It is not unusual to see advisers starting with the cheapest product provider, which if all things were equal would not be a bad idea. However, as can clearly be seen from the various responses given, the cheapest provider actually in this instance ends up offering the most expensive terms overall. If an adviser had certain favourite critical illness providers- AIG and Royal London both had very good quality contracts at that point in time- again the terms would have ranged from a total cancer exclusion (absolutely not acceptable to a client) to a permanent cervical cancer exclusion (again far from ideal). Zurich here were the most flexible here with their underwriting, closely followed by Aviva who provided standard terms providing the client had not required any chemo or radiotherapy.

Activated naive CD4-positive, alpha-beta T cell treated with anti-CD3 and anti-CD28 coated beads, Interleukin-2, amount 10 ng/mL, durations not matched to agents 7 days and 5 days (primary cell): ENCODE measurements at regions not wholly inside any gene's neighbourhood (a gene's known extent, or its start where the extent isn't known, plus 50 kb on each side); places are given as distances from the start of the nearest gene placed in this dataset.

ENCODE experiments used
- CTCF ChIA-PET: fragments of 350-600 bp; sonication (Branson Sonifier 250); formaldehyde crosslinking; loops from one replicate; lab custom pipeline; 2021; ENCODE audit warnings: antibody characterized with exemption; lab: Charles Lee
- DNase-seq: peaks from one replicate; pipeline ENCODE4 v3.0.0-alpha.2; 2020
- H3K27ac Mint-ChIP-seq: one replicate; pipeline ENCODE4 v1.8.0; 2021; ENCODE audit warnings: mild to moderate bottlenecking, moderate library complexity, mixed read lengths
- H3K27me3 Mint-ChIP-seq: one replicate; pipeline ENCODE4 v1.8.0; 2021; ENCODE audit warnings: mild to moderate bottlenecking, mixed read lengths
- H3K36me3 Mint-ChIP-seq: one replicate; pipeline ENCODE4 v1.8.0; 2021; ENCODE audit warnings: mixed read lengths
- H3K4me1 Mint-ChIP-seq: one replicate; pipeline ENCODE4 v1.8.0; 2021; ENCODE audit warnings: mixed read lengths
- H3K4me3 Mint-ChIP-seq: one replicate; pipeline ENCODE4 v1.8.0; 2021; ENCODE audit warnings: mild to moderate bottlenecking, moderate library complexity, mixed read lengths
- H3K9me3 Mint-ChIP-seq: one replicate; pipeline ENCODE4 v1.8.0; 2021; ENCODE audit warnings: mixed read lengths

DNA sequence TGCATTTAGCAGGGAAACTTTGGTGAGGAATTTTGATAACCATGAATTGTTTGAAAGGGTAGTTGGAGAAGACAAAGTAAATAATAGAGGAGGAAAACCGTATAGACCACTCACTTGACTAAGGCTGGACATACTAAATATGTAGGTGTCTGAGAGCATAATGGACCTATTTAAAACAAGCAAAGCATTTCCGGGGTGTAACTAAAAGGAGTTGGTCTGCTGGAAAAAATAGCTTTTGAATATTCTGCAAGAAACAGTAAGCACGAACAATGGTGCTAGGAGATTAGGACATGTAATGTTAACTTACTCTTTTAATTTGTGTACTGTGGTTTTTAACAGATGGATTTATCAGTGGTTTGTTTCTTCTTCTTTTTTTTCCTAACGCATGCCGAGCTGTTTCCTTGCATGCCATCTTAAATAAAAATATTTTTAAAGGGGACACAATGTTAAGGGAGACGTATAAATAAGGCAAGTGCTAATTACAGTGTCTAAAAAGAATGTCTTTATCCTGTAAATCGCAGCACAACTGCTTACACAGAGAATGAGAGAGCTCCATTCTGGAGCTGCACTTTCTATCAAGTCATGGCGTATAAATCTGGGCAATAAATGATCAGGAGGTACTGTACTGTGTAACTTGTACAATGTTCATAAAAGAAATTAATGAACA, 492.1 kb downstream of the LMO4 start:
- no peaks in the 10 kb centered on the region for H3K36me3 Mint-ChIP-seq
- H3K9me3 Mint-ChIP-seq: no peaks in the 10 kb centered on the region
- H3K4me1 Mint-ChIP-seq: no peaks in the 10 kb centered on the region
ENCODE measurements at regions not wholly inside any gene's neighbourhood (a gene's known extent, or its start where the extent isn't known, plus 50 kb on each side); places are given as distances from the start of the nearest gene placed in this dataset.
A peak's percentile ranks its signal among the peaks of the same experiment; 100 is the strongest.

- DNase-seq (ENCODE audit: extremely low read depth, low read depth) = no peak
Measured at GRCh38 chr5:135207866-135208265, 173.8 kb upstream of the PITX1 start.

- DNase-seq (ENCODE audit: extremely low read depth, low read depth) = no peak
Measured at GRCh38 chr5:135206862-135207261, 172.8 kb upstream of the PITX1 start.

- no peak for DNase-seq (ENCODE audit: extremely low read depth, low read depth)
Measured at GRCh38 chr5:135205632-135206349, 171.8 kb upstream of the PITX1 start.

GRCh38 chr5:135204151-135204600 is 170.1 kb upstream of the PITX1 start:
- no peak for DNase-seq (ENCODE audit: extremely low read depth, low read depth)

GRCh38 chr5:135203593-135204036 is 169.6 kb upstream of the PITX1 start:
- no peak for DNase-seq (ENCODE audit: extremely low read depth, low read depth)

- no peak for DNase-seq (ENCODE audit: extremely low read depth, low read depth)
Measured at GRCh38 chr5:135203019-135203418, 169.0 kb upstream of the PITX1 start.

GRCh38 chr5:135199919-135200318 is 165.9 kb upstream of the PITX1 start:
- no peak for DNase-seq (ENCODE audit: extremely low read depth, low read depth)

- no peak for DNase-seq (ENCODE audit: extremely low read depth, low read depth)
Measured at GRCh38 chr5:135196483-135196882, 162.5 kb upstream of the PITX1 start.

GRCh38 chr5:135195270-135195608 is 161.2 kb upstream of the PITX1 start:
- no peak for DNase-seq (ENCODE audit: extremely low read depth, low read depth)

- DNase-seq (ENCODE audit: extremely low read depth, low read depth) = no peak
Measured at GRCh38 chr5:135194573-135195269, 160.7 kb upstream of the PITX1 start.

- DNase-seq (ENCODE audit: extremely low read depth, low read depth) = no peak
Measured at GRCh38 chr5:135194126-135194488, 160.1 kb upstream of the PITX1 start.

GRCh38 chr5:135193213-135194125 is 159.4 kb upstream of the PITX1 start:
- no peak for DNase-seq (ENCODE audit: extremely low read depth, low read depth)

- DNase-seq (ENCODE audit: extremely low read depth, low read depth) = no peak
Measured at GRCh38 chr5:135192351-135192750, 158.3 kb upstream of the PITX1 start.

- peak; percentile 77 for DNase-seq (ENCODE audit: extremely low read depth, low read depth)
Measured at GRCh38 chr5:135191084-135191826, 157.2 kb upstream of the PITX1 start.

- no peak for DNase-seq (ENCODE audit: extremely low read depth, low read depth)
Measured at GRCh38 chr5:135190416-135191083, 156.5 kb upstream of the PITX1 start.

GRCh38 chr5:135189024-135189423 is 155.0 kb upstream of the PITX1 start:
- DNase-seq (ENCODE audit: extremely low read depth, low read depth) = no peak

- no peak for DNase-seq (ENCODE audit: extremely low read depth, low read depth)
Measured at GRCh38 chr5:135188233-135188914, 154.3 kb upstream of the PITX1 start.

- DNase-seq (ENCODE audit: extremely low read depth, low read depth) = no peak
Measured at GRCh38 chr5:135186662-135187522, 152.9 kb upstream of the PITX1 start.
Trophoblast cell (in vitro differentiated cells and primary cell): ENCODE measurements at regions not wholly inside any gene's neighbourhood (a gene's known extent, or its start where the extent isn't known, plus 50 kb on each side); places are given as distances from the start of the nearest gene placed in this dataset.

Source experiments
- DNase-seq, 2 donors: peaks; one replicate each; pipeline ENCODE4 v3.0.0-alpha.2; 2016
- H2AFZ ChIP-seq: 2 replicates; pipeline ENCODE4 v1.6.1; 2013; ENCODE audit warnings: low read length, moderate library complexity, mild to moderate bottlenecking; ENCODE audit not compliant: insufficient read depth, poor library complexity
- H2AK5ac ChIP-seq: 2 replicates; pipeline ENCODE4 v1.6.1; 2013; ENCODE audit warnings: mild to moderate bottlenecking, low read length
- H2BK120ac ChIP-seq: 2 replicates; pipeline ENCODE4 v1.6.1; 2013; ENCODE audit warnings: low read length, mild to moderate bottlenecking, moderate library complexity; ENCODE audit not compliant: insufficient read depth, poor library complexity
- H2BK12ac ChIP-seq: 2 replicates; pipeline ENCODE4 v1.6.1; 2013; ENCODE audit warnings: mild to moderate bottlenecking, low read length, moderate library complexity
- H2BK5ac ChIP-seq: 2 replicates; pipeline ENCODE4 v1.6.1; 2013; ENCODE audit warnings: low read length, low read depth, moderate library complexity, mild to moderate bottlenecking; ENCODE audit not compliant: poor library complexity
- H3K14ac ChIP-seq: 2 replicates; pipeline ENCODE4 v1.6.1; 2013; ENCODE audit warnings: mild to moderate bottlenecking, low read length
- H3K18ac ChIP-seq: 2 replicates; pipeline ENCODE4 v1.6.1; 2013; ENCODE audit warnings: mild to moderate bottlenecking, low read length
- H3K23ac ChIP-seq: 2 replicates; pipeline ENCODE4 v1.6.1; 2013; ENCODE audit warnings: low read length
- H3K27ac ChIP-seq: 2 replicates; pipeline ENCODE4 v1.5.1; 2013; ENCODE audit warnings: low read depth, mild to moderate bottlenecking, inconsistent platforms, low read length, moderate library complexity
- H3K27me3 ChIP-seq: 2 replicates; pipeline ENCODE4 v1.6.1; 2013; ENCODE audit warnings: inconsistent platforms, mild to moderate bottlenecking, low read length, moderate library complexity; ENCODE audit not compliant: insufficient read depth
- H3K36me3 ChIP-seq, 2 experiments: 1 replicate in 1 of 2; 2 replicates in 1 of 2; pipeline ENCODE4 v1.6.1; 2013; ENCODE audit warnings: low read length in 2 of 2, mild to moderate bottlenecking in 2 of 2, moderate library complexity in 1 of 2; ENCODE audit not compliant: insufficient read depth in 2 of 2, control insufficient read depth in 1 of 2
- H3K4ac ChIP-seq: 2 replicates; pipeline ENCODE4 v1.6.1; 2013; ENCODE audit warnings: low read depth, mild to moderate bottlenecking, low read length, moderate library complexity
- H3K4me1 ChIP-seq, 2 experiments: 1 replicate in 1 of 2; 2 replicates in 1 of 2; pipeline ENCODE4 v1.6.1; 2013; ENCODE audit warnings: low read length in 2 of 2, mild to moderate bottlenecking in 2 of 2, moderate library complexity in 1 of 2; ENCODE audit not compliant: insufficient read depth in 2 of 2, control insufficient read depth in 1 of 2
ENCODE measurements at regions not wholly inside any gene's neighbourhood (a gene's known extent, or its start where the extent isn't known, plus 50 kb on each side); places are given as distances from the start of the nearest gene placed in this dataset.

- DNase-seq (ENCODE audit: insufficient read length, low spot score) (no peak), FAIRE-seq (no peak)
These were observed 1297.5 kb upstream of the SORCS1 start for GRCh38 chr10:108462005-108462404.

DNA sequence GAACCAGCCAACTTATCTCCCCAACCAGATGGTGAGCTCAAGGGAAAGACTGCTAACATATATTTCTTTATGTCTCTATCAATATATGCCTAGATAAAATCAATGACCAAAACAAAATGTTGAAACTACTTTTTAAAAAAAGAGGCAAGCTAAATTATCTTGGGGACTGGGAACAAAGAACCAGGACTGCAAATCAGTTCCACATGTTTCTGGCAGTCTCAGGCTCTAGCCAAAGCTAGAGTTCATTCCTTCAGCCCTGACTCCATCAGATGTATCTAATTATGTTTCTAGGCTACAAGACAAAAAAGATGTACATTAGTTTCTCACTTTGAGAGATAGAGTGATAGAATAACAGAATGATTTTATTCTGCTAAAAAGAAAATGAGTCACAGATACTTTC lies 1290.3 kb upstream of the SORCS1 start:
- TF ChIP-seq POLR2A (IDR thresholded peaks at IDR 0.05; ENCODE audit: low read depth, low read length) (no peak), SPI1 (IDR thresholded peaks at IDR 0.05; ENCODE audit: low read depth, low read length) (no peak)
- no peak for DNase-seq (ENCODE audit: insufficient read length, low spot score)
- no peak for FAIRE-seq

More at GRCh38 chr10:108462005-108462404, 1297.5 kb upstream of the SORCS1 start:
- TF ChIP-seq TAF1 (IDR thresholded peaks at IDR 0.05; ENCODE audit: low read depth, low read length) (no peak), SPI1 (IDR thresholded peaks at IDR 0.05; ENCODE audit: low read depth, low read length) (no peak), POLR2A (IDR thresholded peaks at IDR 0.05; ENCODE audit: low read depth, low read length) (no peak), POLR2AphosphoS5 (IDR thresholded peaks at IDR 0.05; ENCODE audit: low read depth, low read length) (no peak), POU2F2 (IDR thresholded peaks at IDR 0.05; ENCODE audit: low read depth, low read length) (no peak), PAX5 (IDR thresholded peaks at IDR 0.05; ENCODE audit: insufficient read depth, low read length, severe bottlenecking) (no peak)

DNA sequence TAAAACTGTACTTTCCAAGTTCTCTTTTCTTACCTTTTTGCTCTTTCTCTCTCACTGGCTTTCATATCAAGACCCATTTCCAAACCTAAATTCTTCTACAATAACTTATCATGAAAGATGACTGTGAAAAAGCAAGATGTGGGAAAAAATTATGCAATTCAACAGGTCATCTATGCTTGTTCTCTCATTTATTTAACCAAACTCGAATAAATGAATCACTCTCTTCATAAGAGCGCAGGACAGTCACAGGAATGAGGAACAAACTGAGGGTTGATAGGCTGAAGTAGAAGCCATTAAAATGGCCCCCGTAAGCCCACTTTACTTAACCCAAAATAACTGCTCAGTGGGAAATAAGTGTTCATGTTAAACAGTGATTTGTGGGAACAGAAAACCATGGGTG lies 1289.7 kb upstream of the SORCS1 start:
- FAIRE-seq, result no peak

With this case in question we sat down with the client at the end of the process and discussed options to move forwards with. We talked through the differences in the Zurich and Aviva critical illness plans as they were at that point in time, and the client decided to proceed with Aviva.
This case study is a good example of when a client can give clear and detailed information prior to researching and making those pre-sales calls. Knowing the questions to ask gave us some very firm indications from the insurers and enabled us to get a fantastic outcome for the client who was very concerned she was going to be permanently precluded from accessing critical illness cover.